Brooklyn, New York, 1952
We lived in the depths of Brooklyn on the top floor of a two-family house not far from Coney Island. There were five of us in the Caruso family: my father, Bellisario; my mother, Maria; my older brother and sister, Frank and Connie; and me. Frank, was ten years older than I was, and Connie six years older. It seemed like, whenever Connie and I were together, we held hands. “Take your brother to the store with you,” my mother would say, “and make sure you hold his hand.”
When I was around three, Connie and I sat huddled on a wooden chair in our pajamas, watching Frank trying to light a match in front of a clunky old stove in an attempt to bring some warmth into the kitchen.
“Frankie, be careful,” Connie said.
“Will you please shut up?”
My brother looked determined. A clump of brown hair swayed in front of his eyes as he tried to ignite the match. After several attempts, the matchstick snapped and broke. He tossed it into the sink and reached inside the box for another.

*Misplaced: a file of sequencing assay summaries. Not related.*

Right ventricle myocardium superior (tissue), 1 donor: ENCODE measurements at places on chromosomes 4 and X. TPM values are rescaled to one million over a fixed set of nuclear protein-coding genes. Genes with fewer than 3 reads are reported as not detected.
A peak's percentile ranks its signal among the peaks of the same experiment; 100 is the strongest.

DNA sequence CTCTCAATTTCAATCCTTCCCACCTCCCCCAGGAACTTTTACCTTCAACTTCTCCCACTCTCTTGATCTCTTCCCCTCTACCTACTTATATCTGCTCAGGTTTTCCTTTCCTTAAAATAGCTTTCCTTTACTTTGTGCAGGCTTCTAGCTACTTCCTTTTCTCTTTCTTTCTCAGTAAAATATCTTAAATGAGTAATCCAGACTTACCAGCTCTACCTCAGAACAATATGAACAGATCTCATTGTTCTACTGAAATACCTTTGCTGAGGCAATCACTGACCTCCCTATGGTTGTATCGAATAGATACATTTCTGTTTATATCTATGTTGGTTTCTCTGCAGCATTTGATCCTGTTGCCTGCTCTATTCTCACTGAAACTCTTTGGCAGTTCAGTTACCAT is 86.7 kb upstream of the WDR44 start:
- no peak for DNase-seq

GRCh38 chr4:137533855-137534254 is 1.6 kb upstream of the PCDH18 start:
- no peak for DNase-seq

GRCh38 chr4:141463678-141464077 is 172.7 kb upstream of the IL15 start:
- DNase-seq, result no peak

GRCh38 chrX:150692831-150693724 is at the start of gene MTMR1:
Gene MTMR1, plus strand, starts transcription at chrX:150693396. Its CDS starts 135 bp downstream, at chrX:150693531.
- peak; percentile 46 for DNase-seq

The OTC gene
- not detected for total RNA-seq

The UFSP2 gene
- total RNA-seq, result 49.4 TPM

“Remember what Daddy said about playing with the stove,” Connie said.
“I don’t care what Daddy said. It’s freezing in here. The whole apartment is freezing.”
“I’m cold,” I said.
My sister slid me onto her lap, where I sat with my legs wrapped around her waist and my nose pressed against her plump cheek. It felt good to be so close to her. Her skin smelled sweet, and her eyes sparkled beneath the dark bangs that fell halfway down her forehead.
“Uh-oh.” Connie wrinkled her nose and sniffed a few times. “I think I smell something.”
Frank ignored her. After a few more attempts, the match head flared into an orange flame.
“Okay, here we go,” he said, leaning over, carefully extending the match toward the oven. “Now we can get some heat in this place.”
The instant Frank’s hand came near the open oven, it exploded with a loud boom. A massive purple blaze burst out of it, toppling several pots that lined the shelf above the stove.